Divisive influencer Andrew Tate awaits Romanian court ruling

BUCHAREST, Romania (AP) — Divisive social media personality Andrew Tate, who describes himself as a misogynist, waited Tuesday for a Romanian court to rule on his appeal to hold him in detention for 30 days on charges of human trafficking, rape and being part of an organized crime. a group.

Tate, 36, a British-American citizen with 4.5 million Twitter followers, was initially arrested on Dec. 29. 24 hours with his brother Tristan who is accused in the same case. Two Romanian women were also detained.

The four appealed the judge’s December 30 decision to grant the prosecution’s request to extend the detention period to 30 days. A document explaining the judge’s reasoning stated that “the possibility of them evading investigations cannot be ignored,” and that they can “leave Romania and settle in countries that do not allow extradition.”

Tate and the three other defendants arrived at the Bucharest Court of Appeal in handcuffs on Tuesday and were taken away this afternoon. Eugene Videnic, the Romanian defense attorney representing Tate, told reporters after a morning hearing that “all four defendants gave their statements” and that “the lawyers’ petitions were fully heard.”

“The court has to decide. We hope for a positive solution for our clients,” said Videnek.

Vedenek told The Associated Press that a decision on the appeal is expected later Tuesday.

Tate, a former professional boxer, has reportedly lived in Romania since 2017 and was previously banned from several high-profile social media platforms for expressing misogynist views and hate speech. In the week of his arrest, he exchanged insults on Twitter with teen climate activist Greta Thunberg.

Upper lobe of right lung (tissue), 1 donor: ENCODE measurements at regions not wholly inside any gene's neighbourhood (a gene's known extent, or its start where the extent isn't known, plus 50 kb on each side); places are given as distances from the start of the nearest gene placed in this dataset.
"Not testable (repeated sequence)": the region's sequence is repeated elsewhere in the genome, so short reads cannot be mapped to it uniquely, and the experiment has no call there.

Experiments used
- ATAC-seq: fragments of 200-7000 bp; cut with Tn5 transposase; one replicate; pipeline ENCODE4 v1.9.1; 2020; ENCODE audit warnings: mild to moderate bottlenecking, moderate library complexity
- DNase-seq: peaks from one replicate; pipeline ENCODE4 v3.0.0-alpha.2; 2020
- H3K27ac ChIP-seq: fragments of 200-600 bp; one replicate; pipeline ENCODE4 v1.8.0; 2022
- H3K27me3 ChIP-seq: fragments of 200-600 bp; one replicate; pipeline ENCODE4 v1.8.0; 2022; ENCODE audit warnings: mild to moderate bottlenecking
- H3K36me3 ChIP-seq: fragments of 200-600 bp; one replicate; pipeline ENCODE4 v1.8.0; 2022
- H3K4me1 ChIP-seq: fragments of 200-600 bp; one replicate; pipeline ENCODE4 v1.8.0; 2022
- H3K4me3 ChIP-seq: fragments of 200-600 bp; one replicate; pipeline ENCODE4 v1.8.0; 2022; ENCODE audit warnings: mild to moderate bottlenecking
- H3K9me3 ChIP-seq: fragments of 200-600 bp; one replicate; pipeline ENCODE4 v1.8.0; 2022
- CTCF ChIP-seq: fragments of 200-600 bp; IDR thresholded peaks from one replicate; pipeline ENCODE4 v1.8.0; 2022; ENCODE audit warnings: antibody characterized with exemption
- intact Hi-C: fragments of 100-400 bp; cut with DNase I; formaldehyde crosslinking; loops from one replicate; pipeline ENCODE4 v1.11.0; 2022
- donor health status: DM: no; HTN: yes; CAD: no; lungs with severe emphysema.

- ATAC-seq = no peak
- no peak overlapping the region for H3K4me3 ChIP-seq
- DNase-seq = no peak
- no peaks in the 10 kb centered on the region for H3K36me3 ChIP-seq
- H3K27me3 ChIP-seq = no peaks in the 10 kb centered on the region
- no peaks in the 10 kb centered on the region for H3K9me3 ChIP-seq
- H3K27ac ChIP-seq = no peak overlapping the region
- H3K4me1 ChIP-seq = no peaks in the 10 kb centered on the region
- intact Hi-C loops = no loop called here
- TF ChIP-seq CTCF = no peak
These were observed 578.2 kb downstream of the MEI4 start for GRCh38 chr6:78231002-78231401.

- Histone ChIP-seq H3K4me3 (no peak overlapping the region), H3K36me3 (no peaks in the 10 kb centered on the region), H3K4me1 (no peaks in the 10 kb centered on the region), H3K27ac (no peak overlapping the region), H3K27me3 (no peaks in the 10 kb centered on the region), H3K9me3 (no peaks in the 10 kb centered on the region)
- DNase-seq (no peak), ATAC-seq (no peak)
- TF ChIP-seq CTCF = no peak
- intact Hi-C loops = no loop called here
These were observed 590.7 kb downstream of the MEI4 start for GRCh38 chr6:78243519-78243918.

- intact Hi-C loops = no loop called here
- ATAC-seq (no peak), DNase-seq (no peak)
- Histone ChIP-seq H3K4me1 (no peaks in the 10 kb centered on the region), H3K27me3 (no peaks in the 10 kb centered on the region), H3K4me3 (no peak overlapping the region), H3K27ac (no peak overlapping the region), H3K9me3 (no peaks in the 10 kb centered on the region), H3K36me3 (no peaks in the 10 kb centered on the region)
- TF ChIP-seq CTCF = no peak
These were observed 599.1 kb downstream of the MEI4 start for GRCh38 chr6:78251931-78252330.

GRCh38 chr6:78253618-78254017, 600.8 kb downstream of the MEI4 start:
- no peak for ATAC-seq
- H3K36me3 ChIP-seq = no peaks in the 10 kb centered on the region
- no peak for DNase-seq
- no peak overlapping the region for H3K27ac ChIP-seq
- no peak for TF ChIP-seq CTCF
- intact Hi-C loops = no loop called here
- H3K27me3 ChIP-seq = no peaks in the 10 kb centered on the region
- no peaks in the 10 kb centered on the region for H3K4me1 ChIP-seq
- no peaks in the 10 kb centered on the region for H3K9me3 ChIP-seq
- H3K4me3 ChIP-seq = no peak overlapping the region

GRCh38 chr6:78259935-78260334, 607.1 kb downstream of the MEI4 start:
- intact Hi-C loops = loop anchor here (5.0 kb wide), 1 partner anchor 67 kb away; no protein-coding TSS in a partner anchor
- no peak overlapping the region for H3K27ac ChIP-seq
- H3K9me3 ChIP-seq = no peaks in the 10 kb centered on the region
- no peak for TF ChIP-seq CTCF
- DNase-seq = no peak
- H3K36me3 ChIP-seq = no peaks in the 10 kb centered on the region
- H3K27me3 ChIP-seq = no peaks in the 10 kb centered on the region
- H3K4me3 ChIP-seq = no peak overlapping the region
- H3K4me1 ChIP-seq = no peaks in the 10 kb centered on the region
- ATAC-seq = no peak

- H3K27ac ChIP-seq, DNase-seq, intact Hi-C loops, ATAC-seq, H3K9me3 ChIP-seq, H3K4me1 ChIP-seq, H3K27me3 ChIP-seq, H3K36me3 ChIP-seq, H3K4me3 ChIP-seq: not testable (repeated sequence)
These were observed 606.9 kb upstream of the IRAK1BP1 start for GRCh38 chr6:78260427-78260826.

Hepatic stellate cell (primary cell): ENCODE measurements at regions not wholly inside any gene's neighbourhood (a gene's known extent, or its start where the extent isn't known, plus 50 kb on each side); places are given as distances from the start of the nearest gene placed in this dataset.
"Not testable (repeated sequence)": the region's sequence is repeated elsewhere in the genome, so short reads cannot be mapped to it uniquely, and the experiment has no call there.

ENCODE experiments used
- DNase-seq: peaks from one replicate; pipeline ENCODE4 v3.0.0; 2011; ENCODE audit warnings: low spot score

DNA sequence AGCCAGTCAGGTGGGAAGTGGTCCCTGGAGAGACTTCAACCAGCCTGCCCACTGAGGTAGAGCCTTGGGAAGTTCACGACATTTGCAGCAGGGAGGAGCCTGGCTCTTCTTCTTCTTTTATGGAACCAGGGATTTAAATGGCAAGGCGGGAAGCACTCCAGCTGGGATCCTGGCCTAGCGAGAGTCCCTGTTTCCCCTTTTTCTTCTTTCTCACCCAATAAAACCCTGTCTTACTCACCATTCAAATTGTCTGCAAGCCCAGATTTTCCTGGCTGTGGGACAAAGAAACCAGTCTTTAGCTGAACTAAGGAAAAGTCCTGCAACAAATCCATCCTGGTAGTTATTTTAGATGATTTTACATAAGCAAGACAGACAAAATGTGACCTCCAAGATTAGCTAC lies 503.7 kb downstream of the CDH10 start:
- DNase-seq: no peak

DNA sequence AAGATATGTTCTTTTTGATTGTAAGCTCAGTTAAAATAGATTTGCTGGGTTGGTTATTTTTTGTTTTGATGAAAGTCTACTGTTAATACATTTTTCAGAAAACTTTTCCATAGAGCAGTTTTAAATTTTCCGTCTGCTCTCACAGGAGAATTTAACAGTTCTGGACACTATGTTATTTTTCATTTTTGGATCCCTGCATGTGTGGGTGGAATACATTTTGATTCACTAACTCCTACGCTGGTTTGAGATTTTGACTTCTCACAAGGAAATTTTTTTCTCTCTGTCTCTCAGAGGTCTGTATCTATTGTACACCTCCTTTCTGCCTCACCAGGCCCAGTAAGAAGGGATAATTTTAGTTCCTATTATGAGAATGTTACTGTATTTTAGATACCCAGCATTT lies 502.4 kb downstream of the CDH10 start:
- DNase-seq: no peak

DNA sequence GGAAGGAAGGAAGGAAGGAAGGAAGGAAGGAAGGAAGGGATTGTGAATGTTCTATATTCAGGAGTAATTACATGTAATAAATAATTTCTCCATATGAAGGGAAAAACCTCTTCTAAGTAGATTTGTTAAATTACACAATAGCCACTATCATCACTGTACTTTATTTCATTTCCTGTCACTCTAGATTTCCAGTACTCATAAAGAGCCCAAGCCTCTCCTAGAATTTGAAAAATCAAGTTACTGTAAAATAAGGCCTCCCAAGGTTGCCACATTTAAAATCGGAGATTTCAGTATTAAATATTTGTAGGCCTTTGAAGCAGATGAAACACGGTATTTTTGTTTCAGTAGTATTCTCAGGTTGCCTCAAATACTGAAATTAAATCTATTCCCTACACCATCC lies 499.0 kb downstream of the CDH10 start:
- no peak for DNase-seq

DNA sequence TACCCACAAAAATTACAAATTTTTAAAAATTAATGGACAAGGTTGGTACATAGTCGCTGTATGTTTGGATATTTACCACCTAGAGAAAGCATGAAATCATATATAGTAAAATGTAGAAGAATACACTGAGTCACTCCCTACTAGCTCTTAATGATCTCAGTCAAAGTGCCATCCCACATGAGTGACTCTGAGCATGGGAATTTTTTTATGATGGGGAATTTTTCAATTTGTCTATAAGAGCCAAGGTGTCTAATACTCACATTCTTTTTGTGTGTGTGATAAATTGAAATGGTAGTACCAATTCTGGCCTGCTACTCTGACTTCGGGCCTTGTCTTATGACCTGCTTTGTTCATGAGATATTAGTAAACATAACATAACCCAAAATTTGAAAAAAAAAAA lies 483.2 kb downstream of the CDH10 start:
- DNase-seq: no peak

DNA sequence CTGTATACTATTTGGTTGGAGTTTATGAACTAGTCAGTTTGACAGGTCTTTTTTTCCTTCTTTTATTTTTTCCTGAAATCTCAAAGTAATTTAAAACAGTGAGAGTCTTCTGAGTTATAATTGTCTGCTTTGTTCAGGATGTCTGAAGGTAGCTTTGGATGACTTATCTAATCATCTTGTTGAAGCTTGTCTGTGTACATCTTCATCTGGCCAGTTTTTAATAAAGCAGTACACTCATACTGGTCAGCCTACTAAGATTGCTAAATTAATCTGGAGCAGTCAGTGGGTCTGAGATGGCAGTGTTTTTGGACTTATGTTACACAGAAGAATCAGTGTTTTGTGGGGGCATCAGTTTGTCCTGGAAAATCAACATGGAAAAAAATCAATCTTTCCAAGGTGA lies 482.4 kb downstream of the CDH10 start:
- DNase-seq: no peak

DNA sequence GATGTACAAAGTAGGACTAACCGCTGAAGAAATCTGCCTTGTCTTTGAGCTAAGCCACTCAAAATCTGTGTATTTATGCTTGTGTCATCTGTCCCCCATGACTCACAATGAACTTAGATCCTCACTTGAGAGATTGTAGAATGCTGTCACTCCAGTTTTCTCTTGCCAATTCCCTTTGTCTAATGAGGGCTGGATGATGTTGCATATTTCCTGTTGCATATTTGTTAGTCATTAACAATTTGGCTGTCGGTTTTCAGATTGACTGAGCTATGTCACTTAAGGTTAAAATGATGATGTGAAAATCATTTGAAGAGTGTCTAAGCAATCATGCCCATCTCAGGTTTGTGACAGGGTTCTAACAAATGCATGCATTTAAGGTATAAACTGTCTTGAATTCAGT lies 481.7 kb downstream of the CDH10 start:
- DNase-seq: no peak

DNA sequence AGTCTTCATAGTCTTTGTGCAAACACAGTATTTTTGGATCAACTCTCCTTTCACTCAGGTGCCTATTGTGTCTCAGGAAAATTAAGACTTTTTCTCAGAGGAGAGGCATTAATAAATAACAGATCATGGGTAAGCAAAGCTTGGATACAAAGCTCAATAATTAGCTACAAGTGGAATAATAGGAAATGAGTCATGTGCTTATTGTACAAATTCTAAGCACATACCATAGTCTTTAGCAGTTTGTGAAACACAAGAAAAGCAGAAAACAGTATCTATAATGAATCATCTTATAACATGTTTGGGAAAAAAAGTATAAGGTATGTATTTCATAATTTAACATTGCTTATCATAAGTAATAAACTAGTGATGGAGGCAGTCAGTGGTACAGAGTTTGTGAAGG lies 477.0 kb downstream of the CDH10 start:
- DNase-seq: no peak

Romania’s anti-organized crime agency DIICOT said it had identified six victims in the trafficking case who were subjected to “acts of physical violence and mental coercion” and sexually exploited by members of the alleged crime group.

The agency said the victims were lured through claims of love, and later intimidated, kept under surveillance, and subjected to other methods of control while being forced to perform pornographic acts intended to make money for their alleged persecutors.

Prosecutors investigating the case confiscated 15 luxury carsAt least seven of them are owned by the Tate brothers, and more than 10 properties or land are owned by companies registered with them, said Ramona Paula, a DIICOT spokeswoman.

If prosecutors can prove that the Tates earned money through human trafficking, Bola said, the assets “will be taken by the state and (will cover) the expenses of the investigation and damages to the victims.”

If the appeals court upholds the extension of the warrant, then prosecutors can request the detention of up to 180 days for the four accused persons. If the court accepts the appeal, the defendants can be placed under house arrest or prevented from leaving Romania.

Since Tate’s arrest, a series of ambiguous posts have appeared on his Twitter account. Every tweet gets a lot of media attention.

One, published on Sunday, was accompanied by Roman’s report indicating that he or his brother had needed medical attention since their arrest, and read: “The Matrix attacked me. But they misunderstand. You can’t kill an idea. Hard to kill.”

Another post, from Saturday, read: “Going to prison when guilty of a crime is the life story of a criminal… Going to prison when totally innocent is the story of a hero.”

Hope not Hate, a UK advocacy group, said it had watched Tate for years “because of his close links to the far-right”. She described the influencer in a report she released last year as “extremely misogynistic” and with conspiratorial views.

“Our main concern is that his brand of extreme and sometimes violent misogyny reaches young male audiences and that he could serve as a gateway to broader far-right politics,” Hope not Hate said in a statement after a parent on Facebook blocked Tate. Meta Company in August.

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